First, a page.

‘No option for US in Syria except to support President Assad’

© Stringer
The Russia and US leaders must try to come to some kind of agreement where both sides actually can cooperate instead of one side trying to outmaneuver the other, international affairs expert Patricia DeGennaro from New York University, told RT.

RT: Why is Washington rejecting cooperation with Moscow when ISIS is their common enemy?

Patricia Degennaro: That is really hard to understand. I think some other policy makers on this end are very set in exactly how they want to see things play out in the Middle East. And unfortunately Russia is not included in the decision making. But President [Bashar] Assad has every right to bring them in, just as the Iraqis brought in the US. The thing that concerns me most is that if they are not talking, if they are not cooperating, accidents can happen and it could escalate the situation to a far worst point than it is currently.  

READ MORE: Russia, US work on agreement to coordinate air operations in Syria – Moscow

RT: Russia wants a broad coalition to fight Islamic State, including the Syrian government. Will the US ever agree to this strategy?

PD: I know that it is being talked about in Washington. I am not sure how it is going to come out. I don’t have a lot of confidence that the US government at this point is going to backpedal and start supporting Assad. I can’t see that it has any other option at the moment. Again, the common enemy is Islamic State, the Salafis group there in the Middle East causing so many problems for all states in the region. And I think that is the goal. I’d like to see President Putin as well as President Obama turn down there rhetoric a little bit and try to come to some kind of agreement where both sides actually can benefit from this instead of one trying to outmaneuver the other when neither one of them is going to be able to really calm the situation or get the region stable again.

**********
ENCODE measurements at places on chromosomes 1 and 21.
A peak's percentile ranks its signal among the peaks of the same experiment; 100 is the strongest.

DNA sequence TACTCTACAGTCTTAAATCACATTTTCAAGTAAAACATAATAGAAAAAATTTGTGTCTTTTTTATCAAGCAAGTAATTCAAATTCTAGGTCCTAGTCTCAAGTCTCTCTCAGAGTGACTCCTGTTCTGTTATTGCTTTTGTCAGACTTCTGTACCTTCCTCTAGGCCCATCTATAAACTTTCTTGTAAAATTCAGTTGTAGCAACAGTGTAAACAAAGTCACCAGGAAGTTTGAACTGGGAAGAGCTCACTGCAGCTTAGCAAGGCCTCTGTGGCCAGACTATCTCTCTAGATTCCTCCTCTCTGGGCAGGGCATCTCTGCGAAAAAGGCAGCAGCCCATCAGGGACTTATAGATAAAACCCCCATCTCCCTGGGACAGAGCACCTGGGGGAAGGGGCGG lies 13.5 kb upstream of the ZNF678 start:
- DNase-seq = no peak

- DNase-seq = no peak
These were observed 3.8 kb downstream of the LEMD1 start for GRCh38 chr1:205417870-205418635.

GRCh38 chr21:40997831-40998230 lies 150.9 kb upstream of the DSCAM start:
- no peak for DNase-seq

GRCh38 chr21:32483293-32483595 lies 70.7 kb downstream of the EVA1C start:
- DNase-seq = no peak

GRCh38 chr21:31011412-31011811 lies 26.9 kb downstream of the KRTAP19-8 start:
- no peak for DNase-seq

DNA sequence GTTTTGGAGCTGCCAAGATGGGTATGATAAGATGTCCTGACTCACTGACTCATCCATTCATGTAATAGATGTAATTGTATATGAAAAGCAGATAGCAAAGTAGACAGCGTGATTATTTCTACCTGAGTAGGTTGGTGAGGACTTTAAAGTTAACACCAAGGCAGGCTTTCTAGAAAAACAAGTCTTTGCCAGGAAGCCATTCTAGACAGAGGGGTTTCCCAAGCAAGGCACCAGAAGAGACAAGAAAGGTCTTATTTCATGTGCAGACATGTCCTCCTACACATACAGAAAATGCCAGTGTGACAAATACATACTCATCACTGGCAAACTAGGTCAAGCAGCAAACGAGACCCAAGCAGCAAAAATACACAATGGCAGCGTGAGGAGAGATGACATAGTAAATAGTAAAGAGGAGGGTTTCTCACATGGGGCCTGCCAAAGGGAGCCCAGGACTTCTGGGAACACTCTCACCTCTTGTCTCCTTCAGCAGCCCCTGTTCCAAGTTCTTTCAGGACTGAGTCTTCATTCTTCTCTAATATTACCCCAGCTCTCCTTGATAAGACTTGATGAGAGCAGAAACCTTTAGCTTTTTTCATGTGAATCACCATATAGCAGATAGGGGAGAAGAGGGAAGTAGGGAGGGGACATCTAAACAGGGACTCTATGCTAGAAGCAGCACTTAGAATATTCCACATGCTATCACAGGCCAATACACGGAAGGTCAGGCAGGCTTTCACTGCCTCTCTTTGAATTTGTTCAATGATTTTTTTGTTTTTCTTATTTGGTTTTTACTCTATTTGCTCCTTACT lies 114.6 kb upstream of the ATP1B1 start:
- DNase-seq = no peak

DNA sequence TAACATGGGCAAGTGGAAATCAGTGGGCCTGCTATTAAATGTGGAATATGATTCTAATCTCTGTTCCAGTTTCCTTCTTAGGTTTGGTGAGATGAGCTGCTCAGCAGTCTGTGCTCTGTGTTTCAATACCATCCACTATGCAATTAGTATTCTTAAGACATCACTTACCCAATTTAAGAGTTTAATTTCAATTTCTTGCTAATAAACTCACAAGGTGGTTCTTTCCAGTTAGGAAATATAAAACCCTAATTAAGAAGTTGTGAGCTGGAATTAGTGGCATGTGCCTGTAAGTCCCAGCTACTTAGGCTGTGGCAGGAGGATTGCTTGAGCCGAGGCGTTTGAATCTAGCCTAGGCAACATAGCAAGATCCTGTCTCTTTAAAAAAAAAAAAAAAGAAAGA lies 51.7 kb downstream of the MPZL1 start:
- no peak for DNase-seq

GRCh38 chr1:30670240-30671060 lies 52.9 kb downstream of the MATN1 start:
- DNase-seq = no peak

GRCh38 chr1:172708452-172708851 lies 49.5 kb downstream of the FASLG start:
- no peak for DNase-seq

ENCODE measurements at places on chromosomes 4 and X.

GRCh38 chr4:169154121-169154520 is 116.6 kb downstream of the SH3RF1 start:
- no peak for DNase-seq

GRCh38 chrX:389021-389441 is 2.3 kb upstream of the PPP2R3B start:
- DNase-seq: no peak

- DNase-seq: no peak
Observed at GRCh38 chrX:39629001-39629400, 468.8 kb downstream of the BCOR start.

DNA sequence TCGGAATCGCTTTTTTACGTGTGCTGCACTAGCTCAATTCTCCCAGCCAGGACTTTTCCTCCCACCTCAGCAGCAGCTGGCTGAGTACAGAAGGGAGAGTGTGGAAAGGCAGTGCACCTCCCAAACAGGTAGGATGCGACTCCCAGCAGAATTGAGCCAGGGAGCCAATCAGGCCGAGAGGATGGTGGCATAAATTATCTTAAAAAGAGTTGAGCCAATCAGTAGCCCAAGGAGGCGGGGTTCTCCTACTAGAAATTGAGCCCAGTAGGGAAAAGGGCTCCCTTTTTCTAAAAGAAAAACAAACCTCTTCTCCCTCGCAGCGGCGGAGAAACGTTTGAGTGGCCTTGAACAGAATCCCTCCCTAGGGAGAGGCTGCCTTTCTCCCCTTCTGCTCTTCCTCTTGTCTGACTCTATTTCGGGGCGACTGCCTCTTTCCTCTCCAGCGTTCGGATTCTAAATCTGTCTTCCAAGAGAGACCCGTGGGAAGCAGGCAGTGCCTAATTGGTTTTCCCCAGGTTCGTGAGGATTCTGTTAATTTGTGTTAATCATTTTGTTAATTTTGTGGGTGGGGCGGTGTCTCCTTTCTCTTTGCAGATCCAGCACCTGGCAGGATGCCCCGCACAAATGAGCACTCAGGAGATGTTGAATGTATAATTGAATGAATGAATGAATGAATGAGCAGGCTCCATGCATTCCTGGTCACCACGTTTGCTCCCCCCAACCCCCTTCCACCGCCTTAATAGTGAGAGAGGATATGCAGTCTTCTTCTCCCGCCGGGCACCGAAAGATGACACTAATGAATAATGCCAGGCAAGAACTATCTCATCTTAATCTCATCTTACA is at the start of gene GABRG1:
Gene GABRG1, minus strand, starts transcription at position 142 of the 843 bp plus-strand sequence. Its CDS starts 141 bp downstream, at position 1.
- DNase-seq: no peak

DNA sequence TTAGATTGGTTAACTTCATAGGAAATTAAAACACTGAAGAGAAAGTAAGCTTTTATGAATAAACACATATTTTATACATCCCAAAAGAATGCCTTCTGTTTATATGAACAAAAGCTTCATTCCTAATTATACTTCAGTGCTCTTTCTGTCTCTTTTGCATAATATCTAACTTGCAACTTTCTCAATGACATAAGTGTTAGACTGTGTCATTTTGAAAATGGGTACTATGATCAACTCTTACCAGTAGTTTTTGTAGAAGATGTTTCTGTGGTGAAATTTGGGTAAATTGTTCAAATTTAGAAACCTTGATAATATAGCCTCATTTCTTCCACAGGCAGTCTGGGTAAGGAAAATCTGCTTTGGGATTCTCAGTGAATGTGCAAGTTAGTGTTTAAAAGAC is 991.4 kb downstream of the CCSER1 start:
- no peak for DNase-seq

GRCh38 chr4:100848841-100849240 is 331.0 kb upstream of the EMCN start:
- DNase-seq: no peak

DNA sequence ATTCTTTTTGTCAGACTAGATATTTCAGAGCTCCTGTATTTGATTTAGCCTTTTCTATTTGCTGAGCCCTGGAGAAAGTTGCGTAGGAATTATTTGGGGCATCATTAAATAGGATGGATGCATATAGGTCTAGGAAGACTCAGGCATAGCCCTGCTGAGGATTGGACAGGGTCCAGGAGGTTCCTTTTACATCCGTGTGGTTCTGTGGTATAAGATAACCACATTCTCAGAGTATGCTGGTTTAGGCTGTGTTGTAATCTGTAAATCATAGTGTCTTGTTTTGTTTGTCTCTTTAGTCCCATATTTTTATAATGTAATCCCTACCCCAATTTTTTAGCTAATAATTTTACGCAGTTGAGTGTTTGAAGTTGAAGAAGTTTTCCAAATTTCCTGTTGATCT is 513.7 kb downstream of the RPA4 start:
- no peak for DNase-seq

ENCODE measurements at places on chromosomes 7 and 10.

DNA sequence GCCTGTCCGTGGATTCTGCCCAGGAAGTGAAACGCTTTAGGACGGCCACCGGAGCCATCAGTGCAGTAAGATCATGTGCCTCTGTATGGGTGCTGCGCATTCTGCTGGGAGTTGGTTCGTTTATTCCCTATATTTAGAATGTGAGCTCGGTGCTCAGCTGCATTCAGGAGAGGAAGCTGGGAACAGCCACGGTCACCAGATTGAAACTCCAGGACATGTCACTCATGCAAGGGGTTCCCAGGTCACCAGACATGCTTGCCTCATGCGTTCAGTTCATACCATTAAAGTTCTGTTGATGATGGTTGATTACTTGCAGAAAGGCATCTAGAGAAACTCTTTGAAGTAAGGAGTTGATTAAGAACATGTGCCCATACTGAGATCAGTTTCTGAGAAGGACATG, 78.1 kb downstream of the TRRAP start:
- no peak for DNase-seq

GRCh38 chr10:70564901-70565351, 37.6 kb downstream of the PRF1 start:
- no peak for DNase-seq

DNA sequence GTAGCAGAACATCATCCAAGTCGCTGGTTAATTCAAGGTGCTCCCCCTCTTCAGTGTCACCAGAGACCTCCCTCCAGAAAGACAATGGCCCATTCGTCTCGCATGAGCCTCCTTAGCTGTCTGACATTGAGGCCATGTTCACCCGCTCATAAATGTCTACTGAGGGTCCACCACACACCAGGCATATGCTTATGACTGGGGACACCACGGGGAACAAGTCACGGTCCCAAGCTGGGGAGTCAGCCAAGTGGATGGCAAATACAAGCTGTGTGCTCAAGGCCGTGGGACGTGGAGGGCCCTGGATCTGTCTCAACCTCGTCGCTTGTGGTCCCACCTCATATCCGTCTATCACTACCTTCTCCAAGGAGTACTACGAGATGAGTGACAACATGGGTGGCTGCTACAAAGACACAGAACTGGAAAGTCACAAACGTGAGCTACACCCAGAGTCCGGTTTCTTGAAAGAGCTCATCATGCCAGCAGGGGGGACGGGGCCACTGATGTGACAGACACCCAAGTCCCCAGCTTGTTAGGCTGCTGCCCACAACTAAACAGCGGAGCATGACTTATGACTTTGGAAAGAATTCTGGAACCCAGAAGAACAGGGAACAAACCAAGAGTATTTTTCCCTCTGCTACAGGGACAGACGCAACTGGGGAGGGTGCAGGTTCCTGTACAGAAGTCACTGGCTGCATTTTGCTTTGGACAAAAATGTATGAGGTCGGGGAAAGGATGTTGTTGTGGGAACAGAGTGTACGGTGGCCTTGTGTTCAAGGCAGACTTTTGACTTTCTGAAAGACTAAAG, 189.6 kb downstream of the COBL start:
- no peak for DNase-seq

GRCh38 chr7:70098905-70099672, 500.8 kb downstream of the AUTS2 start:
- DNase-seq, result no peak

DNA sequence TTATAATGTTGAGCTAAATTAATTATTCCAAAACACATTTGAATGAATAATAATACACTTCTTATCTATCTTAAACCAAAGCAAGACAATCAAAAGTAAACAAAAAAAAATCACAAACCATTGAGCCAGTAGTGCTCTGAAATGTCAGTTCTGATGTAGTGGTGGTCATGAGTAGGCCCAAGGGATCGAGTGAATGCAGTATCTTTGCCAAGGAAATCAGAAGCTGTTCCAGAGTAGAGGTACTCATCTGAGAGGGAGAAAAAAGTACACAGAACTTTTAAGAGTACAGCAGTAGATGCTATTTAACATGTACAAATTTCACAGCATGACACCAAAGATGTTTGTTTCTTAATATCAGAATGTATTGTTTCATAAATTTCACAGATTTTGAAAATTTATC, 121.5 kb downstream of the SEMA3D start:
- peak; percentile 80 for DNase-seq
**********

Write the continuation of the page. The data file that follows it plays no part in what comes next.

Russian President Vladimir Putin (R) meets with Saudi Defence Minister Mohammed bin Salman in Sochi, Russia, October 11, 2015. © Alexei Nikolsky

RT: The Russian president played host to the Saudi defense minister in Sochi. Both said they're willing to cooperate on Syria. How far is Saudi Arabia ready to go?

PD: Saudi Arabia has a lot to be concerned about because the ISIS group still has its sights on Saudis as well as every other leadership in that region. They are no more legitimate than anyone else. It is unfortunate though that we have such supporters in the region which come from Saudi and different Gulf countries that are still supporting ISIS financially and otherwise. I think some of that support is coming through the Sinai as well.

READ MORE: Putin and Saudi defense minister meet in Russia, agree on common goals in Syria

There are so many hands in this conflict right now. I think if people don’t sit back and start talking and cooperating again it could cause more harm than good in the long term throughout the region. We are not going to see peace any time soon if this doesn’t work… The playing field out there right now is much more level, people need to consider that and they need to understand that it is in everyone’s interest to stop this violence and to stabilize the country so we can get the refugee situation under control and move forward on peace and change in the Middle East.


The statements, views and opinions expressed in this column are solely those of the author and do not necessarily represent those of RT.